Many people use the word sideboard, buffet and credenza interchangeably to refer to the same item of dining room furniture.
In case you’re confused, it’s this thing here:
Sideboards (or servers or buffets or credenzas – whatever you want to call them!) stand against the wall in your dining room, and provide a surface area as well as a storage area.
But is there a difference between a sideboard, a buffet and a credenza?
Everyone is going to tell you: YES.
But there really isn’t. Whilst it is true that there are very subtle differences between the three, there is no real reason for wars to be fought over the correct terminology.
The English sideboard would traditionally stand against the back wall of a dining room at about waist height if not lower. It is thought to be most likely that the very first sideboards in England would have been just a simple plank balanced on trestles, or even just a shelf attached to the back wall. It was used as a surface in the dining room from which to serve food onto the table.
Over time, the sideboard evolved to include built-in cabinets that reach the floor, rather than things just being stored beneath the plank’s surface. And as sideboards became more extravagant, people took to using them to display decorative ornaments atop its surface too, as the feature piece of the dining room.
Originally, the credenza would have no legs, with cabinets that reach the floor. But since the birth of mid-century design, it seems that the unwritten rule now allows credenzas to have legs, but those legs will be slimmer than those of a sideboard. Another differentiating factor is that modern credenzas are typically narrower in shape, and make use of sliding doors for the cabinet.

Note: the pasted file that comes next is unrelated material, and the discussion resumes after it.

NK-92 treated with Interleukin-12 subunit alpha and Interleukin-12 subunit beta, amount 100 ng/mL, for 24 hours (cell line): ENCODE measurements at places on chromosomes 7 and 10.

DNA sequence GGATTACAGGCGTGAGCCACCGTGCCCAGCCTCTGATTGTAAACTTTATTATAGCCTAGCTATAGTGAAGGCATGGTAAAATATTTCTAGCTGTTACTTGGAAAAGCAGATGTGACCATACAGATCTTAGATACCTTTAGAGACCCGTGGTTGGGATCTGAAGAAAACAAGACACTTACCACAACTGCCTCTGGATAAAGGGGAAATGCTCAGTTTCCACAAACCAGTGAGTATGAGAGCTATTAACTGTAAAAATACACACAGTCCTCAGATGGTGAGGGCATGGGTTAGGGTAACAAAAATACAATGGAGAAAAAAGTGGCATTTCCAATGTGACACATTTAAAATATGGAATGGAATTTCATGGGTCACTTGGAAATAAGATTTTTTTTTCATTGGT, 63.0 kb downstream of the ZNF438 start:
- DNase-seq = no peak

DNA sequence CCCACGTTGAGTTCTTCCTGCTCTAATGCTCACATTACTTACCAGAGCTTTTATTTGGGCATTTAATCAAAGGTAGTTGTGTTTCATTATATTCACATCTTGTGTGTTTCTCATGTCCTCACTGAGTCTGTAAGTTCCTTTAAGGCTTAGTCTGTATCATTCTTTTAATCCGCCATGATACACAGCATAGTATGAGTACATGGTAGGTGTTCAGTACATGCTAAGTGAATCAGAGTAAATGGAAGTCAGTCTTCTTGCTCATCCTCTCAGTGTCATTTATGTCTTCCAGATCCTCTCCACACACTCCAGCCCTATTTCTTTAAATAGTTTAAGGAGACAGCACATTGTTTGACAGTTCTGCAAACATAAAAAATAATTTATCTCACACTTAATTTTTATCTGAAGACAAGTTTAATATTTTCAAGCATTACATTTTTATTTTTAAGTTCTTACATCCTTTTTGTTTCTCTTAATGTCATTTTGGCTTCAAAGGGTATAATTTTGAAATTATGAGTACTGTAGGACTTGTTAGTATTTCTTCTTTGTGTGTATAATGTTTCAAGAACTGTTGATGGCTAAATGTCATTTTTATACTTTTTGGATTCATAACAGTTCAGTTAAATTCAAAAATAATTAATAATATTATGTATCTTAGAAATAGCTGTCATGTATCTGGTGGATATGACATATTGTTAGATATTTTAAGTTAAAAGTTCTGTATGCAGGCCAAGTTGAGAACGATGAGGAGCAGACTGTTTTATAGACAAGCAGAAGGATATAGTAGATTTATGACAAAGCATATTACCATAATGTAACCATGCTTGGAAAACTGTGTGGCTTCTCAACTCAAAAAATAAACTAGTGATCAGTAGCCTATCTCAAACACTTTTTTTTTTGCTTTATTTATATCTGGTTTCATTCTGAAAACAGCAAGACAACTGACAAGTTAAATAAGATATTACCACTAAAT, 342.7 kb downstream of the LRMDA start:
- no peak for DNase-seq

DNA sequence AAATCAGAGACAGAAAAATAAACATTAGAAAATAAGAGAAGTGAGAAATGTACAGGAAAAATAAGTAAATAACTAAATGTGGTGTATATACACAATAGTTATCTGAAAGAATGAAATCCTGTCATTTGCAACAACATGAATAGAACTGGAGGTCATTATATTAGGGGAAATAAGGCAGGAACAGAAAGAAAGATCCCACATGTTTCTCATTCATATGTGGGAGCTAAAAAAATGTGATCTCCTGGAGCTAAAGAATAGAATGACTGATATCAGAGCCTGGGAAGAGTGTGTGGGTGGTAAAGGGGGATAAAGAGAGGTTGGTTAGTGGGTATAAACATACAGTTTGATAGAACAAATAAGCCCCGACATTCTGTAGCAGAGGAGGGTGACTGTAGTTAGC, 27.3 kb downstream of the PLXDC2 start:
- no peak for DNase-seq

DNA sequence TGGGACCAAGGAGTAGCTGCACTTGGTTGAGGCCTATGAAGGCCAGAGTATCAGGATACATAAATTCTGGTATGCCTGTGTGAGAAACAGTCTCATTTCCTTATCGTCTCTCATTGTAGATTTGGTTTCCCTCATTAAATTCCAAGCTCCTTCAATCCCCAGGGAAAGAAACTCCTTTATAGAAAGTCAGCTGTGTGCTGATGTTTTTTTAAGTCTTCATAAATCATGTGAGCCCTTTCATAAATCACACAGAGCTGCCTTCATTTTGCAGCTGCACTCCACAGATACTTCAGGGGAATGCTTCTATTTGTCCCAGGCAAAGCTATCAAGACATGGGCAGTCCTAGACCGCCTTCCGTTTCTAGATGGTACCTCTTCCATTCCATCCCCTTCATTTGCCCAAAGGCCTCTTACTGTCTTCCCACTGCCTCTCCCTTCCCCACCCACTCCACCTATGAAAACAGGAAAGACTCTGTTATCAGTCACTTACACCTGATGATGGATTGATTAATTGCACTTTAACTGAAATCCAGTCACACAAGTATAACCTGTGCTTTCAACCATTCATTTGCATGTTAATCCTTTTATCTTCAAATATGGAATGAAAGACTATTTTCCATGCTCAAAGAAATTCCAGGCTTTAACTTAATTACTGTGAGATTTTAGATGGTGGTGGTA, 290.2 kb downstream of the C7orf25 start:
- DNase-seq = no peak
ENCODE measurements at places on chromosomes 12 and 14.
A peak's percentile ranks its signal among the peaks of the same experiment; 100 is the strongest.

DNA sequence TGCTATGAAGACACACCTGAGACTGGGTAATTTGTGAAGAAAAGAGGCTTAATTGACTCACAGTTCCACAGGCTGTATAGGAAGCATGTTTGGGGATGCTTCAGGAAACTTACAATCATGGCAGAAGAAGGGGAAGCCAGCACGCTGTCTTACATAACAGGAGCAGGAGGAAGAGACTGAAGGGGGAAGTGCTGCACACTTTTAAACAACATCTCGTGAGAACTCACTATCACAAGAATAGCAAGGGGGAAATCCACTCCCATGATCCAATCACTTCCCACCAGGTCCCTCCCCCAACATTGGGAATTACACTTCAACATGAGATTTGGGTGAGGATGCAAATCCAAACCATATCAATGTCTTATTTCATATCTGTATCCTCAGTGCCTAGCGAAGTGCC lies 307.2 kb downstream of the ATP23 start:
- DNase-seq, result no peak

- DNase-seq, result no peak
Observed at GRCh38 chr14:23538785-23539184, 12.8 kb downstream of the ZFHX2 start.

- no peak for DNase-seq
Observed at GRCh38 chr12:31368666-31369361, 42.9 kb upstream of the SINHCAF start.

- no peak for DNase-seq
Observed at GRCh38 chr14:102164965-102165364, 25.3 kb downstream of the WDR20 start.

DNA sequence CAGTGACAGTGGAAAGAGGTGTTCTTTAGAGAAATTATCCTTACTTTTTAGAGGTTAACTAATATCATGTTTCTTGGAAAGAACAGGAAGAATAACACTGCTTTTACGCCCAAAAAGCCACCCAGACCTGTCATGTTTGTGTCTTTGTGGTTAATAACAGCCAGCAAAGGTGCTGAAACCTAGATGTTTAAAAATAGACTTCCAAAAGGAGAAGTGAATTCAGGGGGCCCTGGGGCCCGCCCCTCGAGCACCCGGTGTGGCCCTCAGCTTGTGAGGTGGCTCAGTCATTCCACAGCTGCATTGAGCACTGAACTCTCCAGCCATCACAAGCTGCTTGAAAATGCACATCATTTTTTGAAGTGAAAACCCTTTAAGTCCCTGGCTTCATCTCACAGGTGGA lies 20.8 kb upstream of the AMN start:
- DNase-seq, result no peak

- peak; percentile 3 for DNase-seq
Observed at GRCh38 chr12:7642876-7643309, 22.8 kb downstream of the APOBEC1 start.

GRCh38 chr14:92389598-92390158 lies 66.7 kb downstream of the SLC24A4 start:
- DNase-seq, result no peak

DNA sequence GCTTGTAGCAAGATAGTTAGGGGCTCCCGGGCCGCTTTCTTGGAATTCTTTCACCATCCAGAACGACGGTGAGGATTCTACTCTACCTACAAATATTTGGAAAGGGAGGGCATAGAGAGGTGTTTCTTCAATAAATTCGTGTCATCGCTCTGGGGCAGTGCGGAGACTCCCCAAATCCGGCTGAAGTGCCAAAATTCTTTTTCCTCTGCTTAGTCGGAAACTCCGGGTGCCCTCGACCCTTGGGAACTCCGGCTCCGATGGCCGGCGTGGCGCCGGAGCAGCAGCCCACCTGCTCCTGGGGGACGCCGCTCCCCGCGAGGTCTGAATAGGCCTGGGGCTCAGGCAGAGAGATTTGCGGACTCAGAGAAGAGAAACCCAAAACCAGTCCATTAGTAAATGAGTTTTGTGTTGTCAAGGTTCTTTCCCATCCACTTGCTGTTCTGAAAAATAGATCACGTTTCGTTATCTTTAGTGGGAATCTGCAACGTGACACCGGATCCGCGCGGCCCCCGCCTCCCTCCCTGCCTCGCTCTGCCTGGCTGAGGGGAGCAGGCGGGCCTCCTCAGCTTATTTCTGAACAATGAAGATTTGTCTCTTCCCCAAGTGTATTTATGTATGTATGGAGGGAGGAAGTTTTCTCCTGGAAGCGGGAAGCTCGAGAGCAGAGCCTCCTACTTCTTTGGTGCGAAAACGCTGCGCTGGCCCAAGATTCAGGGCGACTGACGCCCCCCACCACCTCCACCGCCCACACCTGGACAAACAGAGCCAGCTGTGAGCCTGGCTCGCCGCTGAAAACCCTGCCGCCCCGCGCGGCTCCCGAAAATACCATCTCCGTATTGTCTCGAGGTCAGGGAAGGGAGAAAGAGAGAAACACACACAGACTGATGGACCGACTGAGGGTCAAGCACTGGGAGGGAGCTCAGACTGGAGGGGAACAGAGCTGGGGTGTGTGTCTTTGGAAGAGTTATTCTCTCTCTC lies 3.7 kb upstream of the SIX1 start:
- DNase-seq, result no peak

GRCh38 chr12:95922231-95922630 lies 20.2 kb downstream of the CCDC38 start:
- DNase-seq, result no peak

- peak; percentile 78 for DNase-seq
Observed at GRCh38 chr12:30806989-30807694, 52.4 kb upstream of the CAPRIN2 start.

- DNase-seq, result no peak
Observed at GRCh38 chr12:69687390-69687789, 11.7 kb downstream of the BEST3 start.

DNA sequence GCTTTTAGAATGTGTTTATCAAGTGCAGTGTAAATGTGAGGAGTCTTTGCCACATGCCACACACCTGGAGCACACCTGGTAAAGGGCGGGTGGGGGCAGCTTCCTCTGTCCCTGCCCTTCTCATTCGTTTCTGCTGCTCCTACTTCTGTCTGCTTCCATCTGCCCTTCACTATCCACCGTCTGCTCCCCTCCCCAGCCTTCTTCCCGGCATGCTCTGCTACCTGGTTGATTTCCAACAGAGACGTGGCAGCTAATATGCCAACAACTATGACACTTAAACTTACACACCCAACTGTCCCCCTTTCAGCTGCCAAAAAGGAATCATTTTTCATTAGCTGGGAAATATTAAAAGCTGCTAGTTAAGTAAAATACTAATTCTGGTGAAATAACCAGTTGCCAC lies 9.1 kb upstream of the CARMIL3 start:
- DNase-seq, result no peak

The credenza has a fascinating history. The origin of the word itself comes from the Italian word for “belief” – or the English word “credence”. This is due to the credenza being the surface on which food was placed when taste-tested by servants for poison, before serving to royalty, noblemen and other people of importance. Next time you’re serving food to the family from the credenza, remember to share that fun historical fact and watch their change in facial expression!
Buffets, unlike sideboards and credenzas which can be used as console tables, are confined to the dining room and serve more of a definitive purpose. The feature that commonly distinguishes a buffet from a sideboard is its long legs, though arguably in modern use, what truly distinguishes a buffet from a sideboard is its role in the dining room.
Originating from 16th century Sweden as the smorgasbord, buffets provide a long surface to serve a wide variety of food. And 16th century Swedes loved food. The concept of buffets, where people could congregate and serve themselves from a large selection of food and drinks, spread to the rest of Europe in no time. (You may also hear buffets being referred to as servers. Servers are similar to buffets, but are smaller and more formal in appearance.)
The truth is: there are so many overlapping styles of furniture now that it’s become harder to define particular items when they can be hybrids or modified beyond what originally defined that item as that item.
When it comes to sideboards, buffets, credenzas, servers and consoles… There is very little difference, and will usually depend on what function the item serves and what room you put it in, rather than the type of furniture itself. But who doesn’t enjoy the etymology of furniture names!
What do YOU call that long, low storage item in your dining room?